The elusive benefits of vagueness: the evidence so far

Matthew Green*, K van Deemter

*Corresponding author for this work

Research output: Chapter in Book/Report/Conference proceedingChapterAcademicpeer-review


Much of everyday language is vague, even in situations where vagueness could have been avoided (i.e., where vagueness is used ‘strategically’). Yet the benefits of vagueness for hearers and readers are proving to be elusive. We discuss a range of earlier controlled experiments with human participants, and we report on a new series of experiments that we ourselves have conducted in recent years. These experiments, which focus on vague expressions that are part of referential noun phrases, aim to separate the utility of vagueness (as defined by the existence of borderline cases) from the utility of other factors that tend to co-occur with vagueness. After presenting the evidence, we argue that it supports a view where the benefits that vague terms exert are due to other influences, and not to vagueness itself.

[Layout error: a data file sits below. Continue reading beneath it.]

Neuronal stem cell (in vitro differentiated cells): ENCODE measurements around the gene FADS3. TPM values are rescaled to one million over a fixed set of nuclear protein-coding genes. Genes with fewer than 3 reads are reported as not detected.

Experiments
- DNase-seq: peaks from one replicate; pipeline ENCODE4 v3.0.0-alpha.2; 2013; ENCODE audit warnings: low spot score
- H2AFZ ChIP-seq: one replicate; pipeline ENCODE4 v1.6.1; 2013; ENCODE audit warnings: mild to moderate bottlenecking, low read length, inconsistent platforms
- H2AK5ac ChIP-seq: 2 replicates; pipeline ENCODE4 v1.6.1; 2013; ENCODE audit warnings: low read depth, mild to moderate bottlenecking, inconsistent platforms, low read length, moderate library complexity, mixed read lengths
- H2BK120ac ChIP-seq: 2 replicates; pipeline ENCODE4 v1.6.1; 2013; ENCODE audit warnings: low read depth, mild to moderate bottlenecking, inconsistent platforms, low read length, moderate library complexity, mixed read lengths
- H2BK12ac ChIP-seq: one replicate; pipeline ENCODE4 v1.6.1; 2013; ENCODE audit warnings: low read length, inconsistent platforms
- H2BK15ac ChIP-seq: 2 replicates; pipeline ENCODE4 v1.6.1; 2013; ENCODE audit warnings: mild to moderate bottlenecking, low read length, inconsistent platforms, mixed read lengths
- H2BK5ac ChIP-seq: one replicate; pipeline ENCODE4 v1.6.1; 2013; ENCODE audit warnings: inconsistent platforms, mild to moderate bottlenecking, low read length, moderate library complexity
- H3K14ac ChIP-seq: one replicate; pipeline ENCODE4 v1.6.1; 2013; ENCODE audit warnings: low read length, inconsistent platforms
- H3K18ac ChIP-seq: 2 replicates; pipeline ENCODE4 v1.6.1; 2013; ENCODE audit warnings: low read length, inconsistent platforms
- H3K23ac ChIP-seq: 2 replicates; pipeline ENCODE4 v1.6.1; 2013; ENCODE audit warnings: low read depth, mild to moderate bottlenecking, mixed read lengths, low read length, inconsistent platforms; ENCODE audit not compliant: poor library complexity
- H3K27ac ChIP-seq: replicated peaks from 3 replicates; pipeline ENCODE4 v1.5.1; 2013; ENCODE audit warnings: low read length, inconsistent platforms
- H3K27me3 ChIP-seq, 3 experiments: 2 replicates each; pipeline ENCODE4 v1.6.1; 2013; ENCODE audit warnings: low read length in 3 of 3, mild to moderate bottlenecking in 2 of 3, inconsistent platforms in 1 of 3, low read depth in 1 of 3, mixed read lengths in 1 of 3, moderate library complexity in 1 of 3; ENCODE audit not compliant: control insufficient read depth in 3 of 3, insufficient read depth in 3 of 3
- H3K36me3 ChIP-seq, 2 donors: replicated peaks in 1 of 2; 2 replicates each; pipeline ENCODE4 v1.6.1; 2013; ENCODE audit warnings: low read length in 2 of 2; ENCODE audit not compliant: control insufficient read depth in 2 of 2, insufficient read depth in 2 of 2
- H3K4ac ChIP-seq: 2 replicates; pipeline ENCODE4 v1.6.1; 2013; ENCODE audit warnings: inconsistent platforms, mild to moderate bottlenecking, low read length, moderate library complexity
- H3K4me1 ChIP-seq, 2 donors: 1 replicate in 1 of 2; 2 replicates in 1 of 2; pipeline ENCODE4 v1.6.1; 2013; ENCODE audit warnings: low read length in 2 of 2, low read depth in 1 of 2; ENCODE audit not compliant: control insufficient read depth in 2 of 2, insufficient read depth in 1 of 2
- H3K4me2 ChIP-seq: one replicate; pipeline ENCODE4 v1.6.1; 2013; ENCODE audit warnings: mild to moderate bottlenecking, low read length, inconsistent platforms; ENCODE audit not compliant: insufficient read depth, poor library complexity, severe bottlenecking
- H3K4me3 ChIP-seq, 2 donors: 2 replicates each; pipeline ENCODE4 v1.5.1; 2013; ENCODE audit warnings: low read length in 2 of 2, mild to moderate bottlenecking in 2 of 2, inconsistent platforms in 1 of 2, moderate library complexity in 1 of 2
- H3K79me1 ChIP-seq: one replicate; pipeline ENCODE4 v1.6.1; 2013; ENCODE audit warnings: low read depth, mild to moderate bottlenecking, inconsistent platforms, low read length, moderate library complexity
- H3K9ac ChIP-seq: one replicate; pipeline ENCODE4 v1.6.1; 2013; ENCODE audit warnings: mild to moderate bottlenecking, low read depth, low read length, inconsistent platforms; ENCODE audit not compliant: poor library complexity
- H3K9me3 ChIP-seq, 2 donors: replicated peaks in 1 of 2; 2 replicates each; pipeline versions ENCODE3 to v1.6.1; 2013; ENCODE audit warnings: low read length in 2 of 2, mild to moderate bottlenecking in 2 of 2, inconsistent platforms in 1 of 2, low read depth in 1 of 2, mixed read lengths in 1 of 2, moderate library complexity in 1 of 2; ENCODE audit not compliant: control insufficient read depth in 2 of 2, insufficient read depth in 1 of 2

Original languageEnglish
Title of host publicationVagueness and rationality in language use and cognition
EditorsRichard Dietz
Place of PublicationCham
Number of pages24
ISBN (Electronic)9783030159313
ISBN (Print)9783030159306
Publication statusPublished - 2019

Publication series

NameLanguage, cognition, and mind


Dive into the research topics of 'The elusive benefits of vagueness: the evidence so far'. Together they form a unique fingerprint.

Cite this